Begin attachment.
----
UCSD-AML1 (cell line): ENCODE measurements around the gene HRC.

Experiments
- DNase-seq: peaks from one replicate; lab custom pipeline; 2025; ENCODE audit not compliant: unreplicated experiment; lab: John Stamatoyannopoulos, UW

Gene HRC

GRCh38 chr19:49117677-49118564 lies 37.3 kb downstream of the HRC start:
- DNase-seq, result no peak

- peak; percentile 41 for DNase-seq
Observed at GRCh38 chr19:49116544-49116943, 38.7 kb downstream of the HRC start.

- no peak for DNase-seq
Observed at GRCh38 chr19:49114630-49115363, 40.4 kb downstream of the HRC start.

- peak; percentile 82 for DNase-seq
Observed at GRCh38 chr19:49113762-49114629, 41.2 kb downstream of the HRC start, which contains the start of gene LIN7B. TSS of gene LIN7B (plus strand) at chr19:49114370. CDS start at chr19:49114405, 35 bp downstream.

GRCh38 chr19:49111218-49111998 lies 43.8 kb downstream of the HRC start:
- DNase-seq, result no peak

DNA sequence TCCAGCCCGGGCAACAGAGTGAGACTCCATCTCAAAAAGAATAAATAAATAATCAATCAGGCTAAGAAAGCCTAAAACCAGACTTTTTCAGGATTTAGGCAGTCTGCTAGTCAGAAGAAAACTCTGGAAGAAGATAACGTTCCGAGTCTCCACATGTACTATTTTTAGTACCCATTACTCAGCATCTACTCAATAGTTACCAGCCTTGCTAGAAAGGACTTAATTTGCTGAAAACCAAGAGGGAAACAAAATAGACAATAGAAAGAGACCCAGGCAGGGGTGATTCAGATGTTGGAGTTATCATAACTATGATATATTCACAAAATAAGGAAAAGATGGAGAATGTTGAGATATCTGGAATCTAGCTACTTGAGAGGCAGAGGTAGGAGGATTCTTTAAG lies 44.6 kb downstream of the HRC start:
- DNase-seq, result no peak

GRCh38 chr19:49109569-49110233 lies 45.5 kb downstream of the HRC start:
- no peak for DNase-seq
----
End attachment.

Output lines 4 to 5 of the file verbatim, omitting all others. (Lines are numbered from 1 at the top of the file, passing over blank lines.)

Gene HRC

GRCh38 chr19:49117677-49118564 lies 37.3 kb downstream of the HRC start: